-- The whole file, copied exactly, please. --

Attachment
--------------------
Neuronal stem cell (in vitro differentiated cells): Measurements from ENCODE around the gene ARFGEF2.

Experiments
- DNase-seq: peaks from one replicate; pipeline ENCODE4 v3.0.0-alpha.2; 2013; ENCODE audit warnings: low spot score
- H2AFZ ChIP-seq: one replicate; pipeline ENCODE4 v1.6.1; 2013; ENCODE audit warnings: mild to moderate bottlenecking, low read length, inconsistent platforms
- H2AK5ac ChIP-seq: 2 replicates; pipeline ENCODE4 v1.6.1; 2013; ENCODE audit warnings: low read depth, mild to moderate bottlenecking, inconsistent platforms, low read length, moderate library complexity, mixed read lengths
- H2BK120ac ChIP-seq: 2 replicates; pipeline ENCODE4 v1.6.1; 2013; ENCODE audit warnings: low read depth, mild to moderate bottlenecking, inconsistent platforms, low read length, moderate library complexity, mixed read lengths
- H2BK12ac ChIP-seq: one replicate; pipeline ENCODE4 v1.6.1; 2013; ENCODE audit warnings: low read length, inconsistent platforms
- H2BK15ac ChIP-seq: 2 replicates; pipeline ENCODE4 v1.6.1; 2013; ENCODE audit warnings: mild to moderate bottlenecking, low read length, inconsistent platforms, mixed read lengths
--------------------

Neuronal stem cell (in vitro differentiated cells): Measurements from ENCODE around the gene ARFGEF2.

Experiments
- DNase-seq: peaks from one replicate; pipeline ENCODE4 v3.0.0-alpha.2; 2013; ENCODE audit warnings: low spot score
- H2AFZ ChIP-seq: one replicate; pipeline ENCODE4 v1.6.1; 2013; ENCODE audit warnings: mild to moderate bottlenecking, low read length, inconsistent platforms
- H2AK5ac ChIP-seq: 2 replicates; pipeline ENCODE4 v1.6.1; 2013; ENCODE audit warnings: low read depth, mild to moderate bottlenecking, inconsistent platforms, low read length, moderate library complexity, mixed read lengths
- H2BK120ac ChIP-seq: 2 replicates; pipeline ENCODE4 v1.6.1; 2013; ENCODE audit warnings: low read depth, mild to moderate bottlenecking, inconsistent platforms, low read length, moderate library complexity, mixed read lengths
- H2BK12ac ChIP-seq: one replicate; pipeline ENCODE4 v1.6.1; 2013; ENCODE audit warnings: low read length, inconsistent platforms
- H2BK15ac ChIP-seq: 2 replicates; pipeline ENCODE4 v1.6.1; 2013; ENCODE audit warnings: mild to moderate bottlenecking, low read length, inconsistent platforms, mixed read lengths